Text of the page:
There are some cool charts, and a useful discussion of the continuing travails of Fannie Mae, at EconomPic Data. Let me give you the high points to induce you to read the rest of the post:
Fannie Mae lost a reported $29 Billion in Q3. Over the past 7 quarters, they have now lost ALL earnings associated with the housing boom.
Notice how this is becoming the pervasive story of this entire era: all of the financial firm earnings eaten up by subsequent losses. And those profits were AFTER paying generally egregious bonuses based on what amounted to phantom profits (i.e. had adequate reserves been taken for the risks, earnings would have been de minimus).
Back to the post:
But after the $100 Billion Treasury injection and a variety of new liquidity facilities, the future must look bright… right? Well, maybe once they get past problems associated with their soon to be negative net worth, lack of liquidity, and bad loans. Les get some more details.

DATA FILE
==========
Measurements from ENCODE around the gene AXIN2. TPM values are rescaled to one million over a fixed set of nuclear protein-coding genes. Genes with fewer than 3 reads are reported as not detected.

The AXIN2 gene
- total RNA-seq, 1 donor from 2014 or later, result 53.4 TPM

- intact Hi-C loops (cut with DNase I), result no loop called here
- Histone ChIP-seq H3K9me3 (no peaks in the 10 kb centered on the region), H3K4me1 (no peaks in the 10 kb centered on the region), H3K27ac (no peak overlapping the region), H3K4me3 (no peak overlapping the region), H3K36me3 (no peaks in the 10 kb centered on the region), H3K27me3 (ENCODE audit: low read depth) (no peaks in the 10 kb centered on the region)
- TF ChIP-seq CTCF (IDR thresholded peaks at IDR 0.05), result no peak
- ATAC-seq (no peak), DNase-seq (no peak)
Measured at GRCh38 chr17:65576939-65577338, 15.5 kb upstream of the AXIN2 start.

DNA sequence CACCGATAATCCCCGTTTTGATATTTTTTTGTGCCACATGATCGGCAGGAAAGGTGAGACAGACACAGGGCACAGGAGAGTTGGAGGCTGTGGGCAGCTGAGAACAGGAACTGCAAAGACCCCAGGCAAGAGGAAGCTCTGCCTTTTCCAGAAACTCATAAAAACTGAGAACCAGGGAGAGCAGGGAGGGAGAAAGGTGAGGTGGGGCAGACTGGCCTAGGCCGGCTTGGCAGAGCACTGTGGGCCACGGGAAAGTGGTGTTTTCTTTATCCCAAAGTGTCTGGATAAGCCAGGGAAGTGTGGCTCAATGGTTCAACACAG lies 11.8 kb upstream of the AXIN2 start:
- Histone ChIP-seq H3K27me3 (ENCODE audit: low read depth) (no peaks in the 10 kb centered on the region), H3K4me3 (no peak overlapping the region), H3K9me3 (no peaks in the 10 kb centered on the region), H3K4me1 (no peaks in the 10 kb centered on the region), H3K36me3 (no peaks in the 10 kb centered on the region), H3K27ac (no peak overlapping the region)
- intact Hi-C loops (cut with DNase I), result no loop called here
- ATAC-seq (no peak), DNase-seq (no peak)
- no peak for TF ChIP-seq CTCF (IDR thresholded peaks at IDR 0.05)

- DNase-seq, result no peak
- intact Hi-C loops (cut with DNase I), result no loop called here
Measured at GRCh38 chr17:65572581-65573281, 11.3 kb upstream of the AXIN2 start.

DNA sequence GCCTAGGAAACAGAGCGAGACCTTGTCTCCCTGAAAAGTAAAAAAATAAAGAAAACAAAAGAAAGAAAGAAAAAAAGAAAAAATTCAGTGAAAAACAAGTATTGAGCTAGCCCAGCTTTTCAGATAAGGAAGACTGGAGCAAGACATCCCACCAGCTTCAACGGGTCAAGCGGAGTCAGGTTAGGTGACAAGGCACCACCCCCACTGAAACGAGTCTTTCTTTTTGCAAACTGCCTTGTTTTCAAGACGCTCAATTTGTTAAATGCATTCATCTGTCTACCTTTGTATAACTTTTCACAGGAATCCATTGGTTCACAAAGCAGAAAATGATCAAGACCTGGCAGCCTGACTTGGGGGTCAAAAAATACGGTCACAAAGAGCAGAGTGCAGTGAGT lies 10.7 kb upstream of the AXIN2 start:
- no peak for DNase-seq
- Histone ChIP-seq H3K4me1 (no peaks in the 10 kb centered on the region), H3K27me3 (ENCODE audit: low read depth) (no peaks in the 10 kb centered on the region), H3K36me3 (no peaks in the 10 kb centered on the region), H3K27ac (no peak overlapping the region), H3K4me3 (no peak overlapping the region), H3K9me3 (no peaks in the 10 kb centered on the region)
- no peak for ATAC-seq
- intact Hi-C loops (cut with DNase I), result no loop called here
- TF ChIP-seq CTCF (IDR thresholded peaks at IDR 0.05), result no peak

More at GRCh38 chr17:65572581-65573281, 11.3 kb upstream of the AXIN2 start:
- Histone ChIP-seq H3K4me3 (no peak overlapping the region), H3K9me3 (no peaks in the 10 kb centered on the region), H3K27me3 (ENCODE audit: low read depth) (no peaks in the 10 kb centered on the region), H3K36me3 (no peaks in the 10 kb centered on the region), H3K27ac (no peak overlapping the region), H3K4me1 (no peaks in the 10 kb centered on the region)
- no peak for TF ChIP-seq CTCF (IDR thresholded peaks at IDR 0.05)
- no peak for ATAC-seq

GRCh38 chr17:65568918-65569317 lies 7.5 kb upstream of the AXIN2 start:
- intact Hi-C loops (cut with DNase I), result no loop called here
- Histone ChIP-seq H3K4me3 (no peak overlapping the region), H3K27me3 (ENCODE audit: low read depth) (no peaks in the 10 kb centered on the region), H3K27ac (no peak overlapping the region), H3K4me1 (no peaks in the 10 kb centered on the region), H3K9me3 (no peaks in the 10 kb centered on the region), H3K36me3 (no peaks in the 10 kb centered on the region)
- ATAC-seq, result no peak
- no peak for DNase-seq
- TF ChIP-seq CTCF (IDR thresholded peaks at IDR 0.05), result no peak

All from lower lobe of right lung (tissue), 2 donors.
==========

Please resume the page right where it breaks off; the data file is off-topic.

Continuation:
Under the Regulatory Reform Act, the Federal Housing Finance Agency MUST place Fannie Mae into receivership if their assets are less than obligations for a period of 60 days (I’ll believe that when I see it).
Net worth is down from $44.1 Billion as of December 2007, to a reported $9.4 Billion at the end of September 2008. Of that $9.4 Billion, almost half is deferred taxes (i.e. provides no benefit without futures earnings)….
There is absolutely no way any Agency MBS will be allowed to fail as the outcome would be disastrous. At the same time, putting Fannie and Freddie on the Treasury Balance Sheet is not an option as there is incentive to keep up the appearance of Fannie as a “going concern” regardless of how much money they lose (this would require too much transparency). In other words, I expect the original $100 Billion to just be a drop in the bucket.